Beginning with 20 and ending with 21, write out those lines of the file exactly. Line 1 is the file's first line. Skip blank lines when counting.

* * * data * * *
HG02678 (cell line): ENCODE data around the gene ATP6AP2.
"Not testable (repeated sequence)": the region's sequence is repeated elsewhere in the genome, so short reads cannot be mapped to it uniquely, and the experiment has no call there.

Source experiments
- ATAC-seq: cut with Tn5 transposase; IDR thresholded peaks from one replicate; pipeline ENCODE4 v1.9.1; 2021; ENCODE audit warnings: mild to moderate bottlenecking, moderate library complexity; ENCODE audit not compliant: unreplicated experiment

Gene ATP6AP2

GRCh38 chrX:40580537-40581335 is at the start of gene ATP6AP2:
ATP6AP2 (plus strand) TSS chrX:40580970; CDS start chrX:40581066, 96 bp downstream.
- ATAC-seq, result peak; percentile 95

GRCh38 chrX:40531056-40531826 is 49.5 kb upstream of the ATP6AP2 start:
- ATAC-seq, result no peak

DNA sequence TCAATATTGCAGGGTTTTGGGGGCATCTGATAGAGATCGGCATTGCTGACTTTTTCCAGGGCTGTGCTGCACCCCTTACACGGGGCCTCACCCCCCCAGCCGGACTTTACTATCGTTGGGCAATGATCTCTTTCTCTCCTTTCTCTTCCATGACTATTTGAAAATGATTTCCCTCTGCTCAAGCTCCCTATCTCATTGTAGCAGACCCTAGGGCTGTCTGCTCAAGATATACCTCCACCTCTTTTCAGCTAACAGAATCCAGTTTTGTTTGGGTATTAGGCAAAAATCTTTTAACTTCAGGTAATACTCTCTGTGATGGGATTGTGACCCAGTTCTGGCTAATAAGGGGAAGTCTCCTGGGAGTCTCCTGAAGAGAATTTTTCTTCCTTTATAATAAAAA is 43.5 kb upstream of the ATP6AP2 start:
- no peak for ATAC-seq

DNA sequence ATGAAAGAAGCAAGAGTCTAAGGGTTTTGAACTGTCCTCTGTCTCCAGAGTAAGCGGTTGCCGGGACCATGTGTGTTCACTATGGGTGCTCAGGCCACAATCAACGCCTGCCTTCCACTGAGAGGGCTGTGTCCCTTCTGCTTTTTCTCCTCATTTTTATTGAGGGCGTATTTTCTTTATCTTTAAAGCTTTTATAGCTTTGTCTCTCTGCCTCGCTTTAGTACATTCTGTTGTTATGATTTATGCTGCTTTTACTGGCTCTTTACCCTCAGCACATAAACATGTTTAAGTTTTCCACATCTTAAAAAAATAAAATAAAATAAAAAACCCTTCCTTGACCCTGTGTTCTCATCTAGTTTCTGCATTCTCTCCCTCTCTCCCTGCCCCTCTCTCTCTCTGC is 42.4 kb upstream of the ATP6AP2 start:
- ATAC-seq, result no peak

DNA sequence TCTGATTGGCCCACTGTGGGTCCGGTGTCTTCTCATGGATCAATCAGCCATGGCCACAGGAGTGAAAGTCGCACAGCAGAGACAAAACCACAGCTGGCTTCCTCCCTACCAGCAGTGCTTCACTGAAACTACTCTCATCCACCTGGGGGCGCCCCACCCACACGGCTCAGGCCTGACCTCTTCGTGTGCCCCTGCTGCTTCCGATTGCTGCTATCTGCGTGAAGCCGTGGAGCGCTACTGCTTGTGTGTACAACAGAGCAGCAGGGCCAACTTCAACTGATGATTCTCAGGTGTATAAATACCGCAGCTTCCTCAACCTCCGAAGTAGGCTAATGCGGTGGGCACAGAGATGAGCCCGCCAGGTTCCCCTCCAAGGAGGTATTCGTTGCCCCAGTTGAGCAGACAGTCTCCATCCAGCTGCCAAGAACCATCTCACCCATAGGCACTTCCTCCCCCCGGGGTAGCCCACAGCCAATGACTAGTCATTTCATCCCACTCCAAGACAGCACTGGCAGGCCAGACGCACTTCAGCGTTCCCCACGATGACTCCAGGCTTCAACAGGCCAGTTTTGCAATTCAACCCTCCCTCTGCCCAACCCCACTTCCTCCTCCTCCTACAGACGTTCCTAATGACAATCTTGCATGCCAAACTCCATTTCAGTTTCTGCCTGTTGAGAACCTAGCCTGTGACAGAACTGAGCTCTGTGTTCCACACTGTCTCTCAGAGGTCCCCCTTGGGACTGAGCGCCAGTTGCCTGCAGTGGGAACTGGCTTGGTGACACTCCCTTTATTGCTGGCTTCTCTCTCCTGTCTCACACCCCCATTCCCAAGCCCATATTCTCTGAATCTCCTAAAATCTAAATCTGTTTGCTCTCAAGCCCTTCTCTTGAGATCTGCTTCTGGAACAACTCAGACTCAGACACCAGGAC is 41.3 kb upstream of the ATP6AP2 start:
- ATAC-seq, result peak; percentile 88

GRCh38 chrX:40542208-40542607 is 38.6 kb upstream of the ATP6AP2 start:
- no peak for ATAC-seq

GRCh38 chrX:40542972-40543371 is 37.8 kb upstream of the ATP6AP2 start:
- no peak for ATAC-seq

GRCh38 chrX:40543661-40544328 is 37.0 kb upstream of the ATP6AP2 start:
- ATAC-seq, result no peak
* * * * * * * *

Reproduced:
- no peak for ATAC-seq

GRCh38 chrX:40543661-40544328 is 37.0 kb upstream of the ATP6AP2 start: